Edited by DanardiF1, 02 November 2013 - 10:49.


#7 DanardiF1

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Posted 02 November 2013 - 10:48

I think the F1/GP2 cars would break after about 2 or 3 hours. F1 cars would also come in to stop two or three times every hour, Whereas the P1 and (I think) P2 cars can last like a couple of hours on one set.

 

P1 cars have to refuel though.



#8 SonnyViceR

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Posted 02 November 2013 - 11:00

F1 engines are designed to last a few race distances (8 for the season across 18-20 races).

 

Maybe but they haven't been designed to last 4-6 hours in a row.

 

Of course, if it was LM we wouldn't even have this conversation.


Edited by SonnyViceR, 02 November 2013 - 11:02.


#9 Thomas99

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Posted 02 November 2013 - 11:03

The F1 cars would have a free pit stop in 2 laps. Over a 20 lap stint on the mediums they'd be a lap ahead



#10 WhiteSGPlayer

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Posted 02 November 2013 - 11:03

P1 cars have to refuel though.

 

Fair Point. Pitstops in WEC are also longer than in F1.



#11 SonnyViceR

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Posted 02 November 2013 - 11:08

Fair Point. Pitstops in WEC are also longer than in F1.

 

That's because they do fuel and tires separately, and waaaay less people are allowed to work on the car than in F1. If this format was the same for both categories in this theoretical race, the difference would be smaller


Edited by SonnyViceR, 02 November 2013 - 11:09.


#12 Shiroo

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Posted 02 November 2013 - 11:10

Comparing LeMans with F1 is like comparing a submarine with a truck.

You can, but what's the point if they are made for different things?



#13 DanardiF1

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Posted 02 November 2013 - 11:17

Naturally the longer the race the more it plays into the hands of the P1 cars, but if it's possible to eke out the cars over that distance at even 75% of their pace, the F1 cars are just faster and could do it.

 

Now the Spa weather could make a massive difference, as if they timed it right the P1's could swap to the Michelin treadless inters (or 'slinters' as I like to call them) and run through a range of different weather phases. The F1 and GP2 guys would have to pick and choose their tyres based on the exact weather conditions which could delay their progress.



#14 DanardiF1

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Posted 02 November 2013 - 11:18

Comparing LeMans with F1 is like comparing a submarine with a truck.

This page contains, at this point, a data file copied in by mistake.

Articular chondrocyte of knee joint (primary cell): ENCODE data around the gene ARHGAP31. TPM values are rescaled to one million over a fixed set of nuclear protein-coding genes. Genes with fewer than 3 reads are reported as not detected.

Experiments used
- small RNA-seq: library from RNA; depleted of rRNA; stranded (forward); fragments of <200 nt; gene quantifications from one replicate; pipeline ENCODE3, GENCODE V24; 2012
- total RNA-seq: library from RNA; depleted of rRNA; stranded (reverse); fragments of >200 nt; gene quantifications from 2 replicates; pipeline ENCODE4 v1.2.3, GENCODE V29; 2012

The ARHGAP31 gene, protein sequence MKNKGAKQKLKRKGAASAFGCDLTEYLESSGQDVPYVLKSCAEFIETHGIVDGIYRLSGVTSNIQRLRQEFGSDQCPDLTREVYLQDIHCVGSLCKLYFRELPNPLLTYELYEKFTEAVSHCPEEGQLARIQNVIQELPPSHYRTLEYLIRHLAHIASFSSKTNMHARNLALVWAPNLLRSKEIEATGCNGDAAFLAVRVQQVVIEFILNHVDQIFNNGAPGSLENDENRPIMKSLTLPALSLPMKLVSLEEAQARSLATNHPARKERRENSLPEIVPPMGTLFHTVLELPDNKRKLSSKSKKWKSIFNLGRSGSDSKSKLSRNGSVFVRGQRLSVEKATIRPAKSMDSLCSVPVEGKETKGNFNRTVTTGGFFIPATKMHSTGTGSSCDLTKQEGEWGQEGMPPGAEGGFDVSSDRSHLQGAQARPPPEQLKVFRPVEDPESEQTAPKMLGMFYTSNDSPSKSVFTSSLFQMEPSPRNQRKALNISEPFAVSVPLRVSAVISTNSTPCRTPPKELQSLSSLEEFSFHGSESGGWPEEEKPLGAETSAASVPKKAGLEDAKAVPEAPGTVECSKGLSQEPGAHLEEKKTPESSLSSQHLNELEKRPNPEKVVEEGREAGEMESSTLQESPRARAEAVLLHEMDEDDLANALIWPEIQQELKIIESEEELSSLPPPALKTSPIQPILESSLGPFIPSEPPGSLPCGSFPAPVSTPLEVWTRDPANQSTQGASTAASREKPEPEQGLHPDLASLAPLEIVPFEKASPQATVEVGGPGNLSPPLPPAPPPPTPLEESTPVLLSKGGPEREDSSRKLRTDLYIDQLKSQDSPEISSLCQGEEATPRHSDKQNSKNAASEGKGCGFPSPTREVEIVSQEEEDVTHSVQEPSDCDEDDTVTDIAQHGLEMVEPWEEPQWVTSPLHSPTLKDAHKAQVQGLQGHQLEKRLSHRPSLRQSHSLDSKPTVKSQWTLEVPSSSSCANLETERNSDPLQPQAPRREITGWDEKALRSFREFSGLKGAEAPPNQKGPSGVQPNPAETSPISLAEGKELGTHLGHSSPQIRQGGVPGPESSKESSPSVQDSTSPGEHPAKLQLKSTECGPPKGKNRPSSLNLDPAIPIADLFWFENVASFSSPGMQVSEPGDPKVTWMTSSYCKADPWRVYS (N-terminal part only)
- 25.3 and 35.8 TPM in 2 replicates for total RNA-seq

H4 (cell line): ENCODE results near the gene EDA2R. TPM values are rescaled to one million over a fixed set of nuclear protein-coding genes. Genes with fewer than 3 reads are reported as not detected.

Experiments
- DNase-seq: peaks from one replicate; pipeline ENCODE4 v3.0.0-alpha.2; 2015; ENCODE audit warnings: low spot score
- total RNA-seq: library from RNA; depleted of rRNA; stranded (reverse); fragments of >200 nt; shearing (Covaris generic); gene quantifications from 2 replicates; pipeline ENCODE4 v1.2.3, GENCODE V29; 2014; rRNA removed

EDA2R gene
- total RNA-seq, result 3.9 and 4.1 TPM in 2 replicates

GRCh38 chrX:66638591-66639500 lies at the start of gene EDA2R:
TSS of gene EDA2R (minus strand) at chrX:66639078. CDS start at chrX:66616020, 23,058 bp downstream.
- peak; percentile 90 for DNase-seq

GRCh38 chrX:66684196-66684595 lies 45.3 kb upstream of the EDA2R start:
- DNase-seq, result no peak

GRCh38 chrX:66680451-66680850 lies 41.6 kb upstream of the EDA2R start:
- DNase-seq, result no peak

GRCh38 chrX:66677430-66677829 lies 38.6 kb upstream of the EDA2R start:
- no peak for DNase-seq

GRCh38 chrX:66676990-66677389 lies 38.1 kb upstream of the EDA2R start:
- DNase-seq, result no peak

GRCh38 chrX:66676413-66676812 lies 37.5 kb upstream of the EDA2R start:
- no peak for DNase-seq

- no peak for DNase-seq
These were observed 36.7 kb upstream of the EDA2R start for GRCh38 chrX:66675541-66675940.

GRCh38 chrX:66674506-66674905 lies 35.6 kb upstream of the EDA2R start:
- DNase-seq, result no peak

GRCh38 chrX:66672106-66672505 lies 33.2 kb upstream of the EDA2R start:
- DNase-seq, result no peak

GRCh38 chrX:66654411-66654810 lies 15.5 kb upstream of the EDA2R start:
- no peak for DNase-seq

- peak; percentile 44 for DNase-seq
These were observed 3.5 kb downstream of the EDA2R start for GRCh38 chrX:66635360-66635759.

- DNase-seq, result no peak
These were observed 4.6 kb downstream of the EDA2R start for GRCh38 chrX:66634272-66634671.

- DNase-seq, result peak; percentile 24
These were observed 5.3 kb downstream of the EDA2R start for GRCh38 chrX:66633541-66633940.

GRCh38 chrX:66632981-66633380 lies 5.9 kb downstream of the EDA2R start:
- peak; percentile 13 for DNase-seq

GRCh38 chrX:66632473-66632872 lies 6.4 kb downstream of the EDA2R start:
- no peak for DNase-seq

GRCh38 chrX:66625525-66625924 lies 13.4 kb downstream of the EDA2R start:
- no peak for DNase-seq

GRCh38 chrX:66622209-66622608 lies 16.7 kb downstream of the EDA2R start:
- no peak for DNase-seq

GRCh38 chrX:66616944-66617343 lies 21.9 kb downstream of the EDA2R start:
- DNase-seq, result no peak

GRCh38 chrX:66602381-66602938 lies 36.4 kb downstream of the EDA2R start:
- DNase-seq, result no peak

You can, but what's the point if they are made for different things?

 

It's an interesting topic to consider, especially if the race was on the median length, not quite a full enduro, but longer than a Grand Prix... that's where things might start to crossover.



#15 SonnyViceR

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Posted 02 November 2013 - 11:56

Now the Spa weather could make a massive difference, as if they timed it right the P1's could swap to the Michelin treadless inters (or 'slinters' as I like to call them) and run through a range of different weather phases. The F1 and GP2 guys would have to pick and choose their tyres based on the exact weather conditions which could delay their progress.

 

LMP1s also have traction control which one would think would be beneficial in wet conditions. The cars are also heavier to move around


Edited by SonnyViceR, 02 November 2013 - 12:00.


#16 DanardiF1

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Posted 02 November 2013 - 12:19

So with the Jason Statham voice on... 'it always rains at Spa', the P1's are looking more and more nailed on for that 2nd spot.



#17 DanardiF1

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Posted 02 November 2013 - 12:21

I know it'd be a pain to find out, but we could look back at the 6 hours and see how long roughly it took the Audi's to complete 45 laps, the Grand Prix distance. It wouldn't be accurate obviously as the GT grid and lapping others makes for more inconsistent lap times, but it might be worth looking.

 

Might have to consult some of the Mulsanne's Corner or Midweek Motorsport boffins on that one...



#18 SonnyViceR

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Posted 02 November 2013 - 12:27

Might have to consult some of the Mulsanne's Corner or Midweek Motorsport boffins on that one...

 

Trussers could probably calculate that in minutes :D



#19 Victor_RO

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Posted 02 November 2013 - 12:28

I know it'd be a pain to find out, but we could look back at the 6 hours and see how long roughly it took the Audi's to complete 45 laps, the Grand Prix distance. It wouldn't be accurate obviously as the GT grid and lapping others makes for more inconsistent lap times, but it might be worth looking.

 

Might have to consult some of the Mulsanne's Corner or Midweek Motorsport boffins on that one...

 

Full timing data for the WEC races is freely available on http://fiawec.alkamelsystems.com/, I'm trying to do the calculations for that as we speak.

 

EDIT: The 2013 Spa race is not a good indicator if we use the first 45 laps of the WEC race, as there was a 5-lap Safety Car period during that period. The winning #1 Audi did the first 45 laps, including a SC period and two pitstops, in 1:42:01.560. Finding the fastest 45 laps for the car during the whole 6 hours is going to take a bit more time.



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#20 DanardiF1

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Posted 02 November 2013 - 12:56

Okay if we just take the times as they are, Vettel won this year's Grand Prix in 1:23.42.196, so with the SC period included the WEC Audi's were 20 minutes slower over 45 laps. Looking at the SC period it seems like it added around 12 or so minutes to the absolute pace, so really we're looking at around 10 minutes difference between an F1 car over a GP distance and a P1 car.